Recently I bought a new Acer laptop which had a 64-bit processor. I downloaded Windows ISO and made a bootable USB (Pen Drive), But when I tried to boot from the Pen Drive, I found that the BIOS (Laptop system) wasn’t detecting the Bootable Pen Drive. I had done a small mistake, which I will talk in this post about. So, let’s see the reasons and the solution to bootable Pen Drive not detected by BIOS sometimes.
Reasons and solution to bootable Pen Drive not detected by BIOS
1. You have simply copied the setup files and have not burned the ISO on the Pen Drive.
If this is the case then you need to make the Pen Drive bootable using some tool such as Rufus or Zotac WinUSB Maker (I prefer Zotac WinUSB Maker for no specific reason). Check this post on how to make a Pen Drive bootable properly: Make bootable Pen Drive using Rufus
2. You have not selected the Pen Drive as the first boot option.
To do this go to the BIOS settings of your laptop or PC and change the boot order to bring the USB drive to the first. Different vendors set different keys to enter the BIOS. In my Acer laptop it was the F12 key. So I would press the F12 key 5-6 times when switching on the laptop. And this would take me to the BIOS settings where I can change the boot order. You can try the following keys to enter the BIOS setup: DEL, F2, F1.
3. Booting from a 32-bit OS on 64-bit architecture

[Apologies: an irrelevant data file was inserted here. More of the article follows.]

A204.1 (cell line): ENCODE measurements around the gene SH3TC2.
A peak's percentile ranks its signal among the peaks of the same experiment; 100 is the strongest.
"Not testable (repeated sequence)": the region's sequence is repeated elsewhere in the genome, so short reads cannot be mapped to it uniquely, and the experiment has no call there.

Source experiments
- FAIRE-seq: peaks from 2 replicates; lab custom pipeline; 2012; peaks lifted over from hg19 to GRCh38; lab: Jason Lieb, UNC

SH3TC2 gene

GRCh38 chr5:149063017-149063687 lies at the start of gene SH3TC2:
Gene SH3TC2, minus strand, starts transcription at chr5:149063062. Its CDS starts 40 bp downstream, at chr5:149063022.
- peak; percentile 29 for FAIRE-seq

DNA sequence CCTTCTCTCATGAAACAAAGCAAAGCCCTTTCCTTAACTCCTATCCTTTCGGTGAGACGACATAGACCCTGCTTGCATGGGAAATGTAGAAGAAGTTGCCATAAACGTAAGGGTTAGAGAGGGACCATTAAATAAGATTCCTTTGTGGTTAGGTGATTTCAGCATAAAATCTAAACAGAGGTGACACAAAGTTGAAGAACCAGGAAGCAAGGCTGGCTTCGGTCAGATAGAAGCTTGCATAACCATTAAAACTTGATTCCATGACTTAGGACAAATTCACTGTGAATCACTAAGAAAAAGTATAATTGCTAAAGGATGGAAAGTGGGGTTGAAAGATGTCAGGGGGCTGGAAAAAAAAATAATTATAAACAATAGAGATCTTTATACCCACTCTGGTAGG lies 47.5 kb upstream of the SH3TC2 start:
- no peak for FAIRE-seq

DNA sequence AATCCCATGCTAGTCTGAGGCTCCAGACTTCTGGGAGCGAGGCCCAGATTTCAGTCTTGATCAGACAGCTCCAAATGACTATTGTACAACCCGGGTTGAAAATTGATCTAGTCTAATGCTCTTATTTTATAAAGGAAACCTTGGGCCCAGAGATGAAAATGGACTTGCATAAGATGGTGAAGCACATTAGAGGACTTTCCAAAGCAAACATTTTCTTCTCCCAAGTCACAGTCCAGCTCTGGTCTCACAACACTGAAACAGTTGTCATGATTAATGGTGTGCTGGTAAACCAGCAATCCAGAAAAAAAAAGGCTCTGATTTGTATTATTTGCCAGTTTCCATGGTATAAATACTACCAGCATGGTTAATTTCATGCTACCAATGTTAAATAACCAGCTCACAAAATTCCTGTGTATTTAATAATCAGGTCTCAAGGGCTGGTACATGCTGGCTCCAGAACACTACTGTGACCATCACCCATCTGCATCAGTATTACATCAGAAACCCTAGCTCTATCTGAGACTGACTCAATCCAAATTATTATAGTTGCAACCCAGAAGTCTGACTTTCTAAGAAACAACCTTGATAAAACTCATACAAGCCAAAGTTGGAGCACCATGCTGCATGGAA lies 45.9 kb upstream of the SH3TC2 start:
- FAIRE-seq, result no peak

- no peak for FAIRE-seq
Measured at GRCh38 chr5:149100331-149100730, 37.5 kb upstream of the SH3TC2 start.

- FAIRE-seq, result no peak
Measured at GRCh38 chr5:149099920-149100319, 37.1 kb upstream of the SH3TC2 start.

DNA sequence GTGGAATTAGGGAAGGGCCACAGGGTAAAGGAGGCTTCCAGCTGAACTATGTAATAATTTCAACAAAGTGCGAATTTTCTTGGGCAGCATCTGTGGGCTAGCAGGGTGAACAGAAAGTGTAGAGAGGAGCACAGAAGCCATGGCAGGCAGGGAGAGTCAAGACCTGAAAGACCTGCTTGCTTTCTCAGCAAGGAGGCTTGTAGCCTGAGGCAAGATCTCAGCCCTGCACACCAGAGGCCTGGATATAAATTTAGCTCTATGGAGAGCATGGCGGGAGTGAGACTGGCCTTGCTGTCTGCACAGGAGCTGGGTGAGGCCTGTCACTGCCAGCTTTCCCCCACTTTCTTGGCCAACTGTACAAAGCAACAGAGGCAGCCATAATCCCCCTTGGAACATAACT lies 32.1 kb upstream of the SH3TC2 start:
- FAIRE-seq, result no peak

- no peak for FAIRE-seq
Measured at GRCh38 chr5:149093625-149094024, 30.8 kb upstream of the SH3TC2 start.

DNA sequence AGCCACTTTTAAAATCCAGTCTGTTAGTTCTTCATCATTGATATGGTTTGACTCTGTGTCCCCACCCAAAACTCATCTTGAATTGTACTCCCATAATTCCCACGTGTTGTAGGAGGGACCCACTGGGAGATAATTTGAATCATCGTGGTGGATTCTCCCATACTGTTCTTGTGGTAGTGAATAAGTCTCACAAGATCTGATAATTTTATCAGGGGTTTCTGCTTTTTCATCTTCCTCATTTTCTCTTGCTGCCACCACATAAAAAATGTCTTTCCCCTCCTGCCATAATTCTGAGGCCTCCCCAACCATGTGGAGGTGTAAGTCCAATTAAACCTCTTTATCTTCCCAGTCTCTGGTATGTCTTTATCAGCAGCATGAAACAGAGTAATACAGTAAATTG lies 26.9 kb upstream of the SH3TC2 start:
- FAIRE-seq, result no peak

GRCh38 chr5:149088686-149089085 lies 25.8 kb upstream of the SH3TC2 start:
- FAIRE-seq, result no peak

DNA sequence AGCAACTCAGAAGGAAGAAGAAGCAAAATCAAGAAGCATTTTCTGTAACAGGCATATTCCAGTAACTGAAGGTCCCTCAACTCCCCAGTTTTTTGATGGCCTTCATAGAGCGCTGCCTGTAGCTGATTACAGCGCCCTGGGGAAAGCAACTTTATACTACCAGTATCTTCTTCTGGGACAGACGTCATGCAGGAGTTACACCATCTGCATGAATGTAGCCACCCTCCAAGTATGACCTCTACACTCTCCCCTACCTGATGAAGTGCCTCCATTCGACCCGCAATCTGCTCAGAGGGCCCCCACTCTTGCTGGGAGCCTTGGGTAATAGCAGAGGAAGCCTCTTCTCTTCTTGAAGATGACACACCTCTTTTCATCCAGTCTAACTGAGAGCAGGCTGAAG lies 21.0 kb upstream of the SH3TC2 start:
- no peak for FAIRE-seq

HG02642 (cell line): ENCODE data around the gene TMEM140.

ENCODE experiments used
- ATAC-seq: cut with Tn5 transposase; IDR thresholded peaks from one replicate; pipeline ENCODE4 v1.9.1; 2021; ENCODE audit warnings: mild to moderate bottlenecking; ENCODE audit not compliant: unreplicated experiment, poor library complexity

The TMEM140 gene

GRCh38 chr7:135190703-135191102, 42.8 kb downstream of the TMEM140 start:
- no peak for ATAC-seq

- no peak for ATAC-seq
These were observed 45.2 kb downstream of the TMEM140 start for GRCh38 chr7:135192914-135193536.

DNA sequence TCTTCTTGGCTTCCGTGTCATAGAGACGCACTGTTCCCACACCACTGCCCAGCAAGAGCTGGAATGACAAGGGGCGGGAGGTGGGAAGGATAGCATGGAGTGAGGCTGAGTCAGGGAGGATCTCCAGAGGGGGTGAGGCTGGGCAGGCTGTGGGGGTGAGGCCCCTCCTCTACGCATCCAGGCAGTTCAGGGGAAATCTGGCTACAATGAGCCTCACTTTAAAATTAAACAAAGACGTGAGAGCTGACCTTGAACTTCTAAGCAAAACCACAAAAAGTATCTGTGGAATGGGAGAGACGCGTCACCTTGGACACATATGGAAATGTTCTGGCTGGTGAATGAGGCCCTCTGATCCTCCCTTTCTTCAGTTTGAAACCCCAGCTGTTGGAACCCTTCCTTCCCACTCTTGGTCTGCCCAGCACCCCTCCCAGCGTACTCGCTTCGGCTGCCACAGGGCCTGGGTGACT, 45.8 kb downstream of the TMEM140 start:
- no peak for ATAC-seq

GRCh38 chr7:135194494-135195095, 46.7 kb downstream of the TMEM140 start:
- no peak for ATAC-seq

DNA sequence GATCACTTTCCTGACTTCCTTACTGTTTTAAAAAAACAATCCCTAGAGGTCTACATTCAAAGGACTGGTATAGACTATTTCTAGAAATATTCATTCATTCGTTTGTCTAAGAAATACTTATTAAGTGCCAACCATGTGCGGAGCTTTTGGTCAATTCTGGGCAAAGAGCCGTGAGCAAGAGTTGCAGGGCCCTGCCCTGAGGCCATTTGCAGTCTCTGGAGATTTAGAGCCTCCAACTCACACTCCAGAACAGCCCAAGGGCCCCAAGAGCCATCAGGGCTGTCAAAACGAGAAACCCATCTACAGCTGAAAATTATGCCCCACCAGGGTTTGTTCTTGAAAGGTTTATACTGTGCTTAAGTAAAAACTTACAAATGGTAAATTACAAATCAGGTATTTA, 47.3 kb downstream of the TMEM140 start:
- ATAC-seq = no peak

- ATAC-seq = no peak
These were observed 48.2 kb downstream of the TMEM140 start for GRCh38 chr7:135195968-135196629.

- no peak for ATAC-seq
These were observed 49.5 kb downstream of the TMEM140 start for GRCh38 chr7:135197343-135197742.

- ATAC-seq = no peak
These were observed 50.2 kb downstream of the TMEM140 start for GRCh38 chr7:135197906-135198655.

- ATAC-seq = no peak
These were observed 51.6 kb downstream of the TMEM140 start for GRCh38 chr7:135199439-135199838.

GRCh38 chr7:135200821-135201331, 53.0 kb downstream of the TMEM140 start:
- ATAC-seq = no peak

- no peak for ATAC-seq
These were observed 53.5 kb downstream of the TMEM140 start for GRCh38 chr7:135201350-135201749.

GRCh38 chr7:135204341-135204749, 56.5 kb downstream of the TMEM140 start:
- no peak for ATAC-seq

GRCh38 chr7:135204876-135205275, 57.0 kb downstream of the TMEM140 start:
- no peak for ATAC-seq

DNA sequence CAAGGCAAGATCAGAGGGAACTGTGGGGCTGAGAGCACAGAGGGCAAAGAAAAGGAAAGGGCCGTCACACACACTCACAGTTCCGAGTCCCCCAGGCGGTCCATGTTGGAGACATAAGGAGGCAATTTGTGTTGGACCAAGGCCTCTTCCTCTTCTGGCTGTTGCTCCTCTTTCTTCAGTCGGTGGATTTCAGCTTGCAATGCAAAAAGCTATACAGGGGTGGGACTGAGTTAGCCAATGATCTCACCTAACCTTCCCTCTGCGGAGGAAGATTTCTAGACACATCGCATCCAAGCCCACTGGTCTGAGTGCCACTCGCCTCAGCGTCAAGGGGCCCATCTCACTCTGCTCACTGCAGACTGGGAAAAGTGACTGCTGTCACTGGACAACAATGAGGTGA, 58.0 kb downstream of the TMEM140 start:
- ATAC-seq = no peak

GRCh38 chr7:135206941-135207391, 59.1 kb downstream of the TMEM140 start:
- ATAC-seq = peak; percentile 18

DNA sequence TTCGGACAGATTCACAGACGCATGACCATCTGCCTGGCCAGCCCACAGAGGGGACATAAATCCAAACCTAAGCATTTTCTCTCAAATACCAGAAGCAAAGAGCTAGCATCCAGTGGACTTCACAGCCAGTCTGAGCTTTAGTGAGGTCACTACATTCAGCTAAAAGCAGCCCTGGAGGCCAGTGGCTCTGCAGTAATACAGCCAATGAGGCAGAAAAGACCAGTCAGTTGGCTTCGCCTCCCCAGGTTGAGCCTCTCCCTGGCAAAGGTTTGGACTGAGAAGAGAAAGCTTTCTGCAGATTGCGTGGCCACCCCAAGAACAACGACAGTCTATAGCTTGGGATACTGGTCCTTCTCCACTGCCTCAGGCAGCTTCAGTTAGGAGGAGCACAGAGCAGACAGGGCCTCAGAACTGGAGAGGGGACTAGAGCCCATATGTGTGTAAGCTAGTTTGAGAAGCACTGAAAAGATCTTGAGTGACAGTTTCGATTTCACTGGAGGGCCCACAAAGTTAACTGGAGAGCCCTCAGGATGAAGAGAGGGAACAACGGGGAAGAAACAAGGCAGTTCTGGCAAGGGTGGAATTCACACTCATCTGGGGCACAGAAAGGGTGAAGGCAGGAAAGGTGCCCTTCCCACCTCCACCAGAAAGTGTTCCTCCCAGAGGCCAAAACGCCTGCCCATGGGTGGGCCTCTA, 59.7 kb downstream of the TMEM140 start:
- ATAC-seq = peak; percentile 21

This is the most critical of all the three and this is what has happened with me. When your laptop/PC has a 64-bit architecture and you try to boot it from a 32-bit bootable USB Drive, it won’t boot up. In fact the bootable USB drive won’t even show up on the boot menu. So, you can’t change the boot order.
There are 2 ways to boot from the USB drive in this case.
- First is to change the boot mode from UEFI to Legacy. To do so, do this: Go to BIOS settings and then in the boot menu you will see an option which says “Boot Mode”. Change it to Legacy from UEFI.NOTE: You will be able to install the 32-bit OS on the 64-bit architecture but changing the Boot mode from UEFI to Legacy in order to install a 32-bit OS on a 64-bit architecture may sometimes result in unusual behavior and sometimes may not allow the creation of new drives. Besides this there is no issue in changing the boot mode.
- Second method is to make the USB bootable using a 64-bit OS. This is way easy from the previous method and there are no chances of running into issues if you do this.
The 3rd mistake is the one which I had committed, and it took me almost 3-4 hours to sort this out since there was no definite answer on the internet as to why this would happen.
Do let me know through the comments if you get stuck somewhere or you need help with this. Any suggestions to improve Iocreed are also welcome.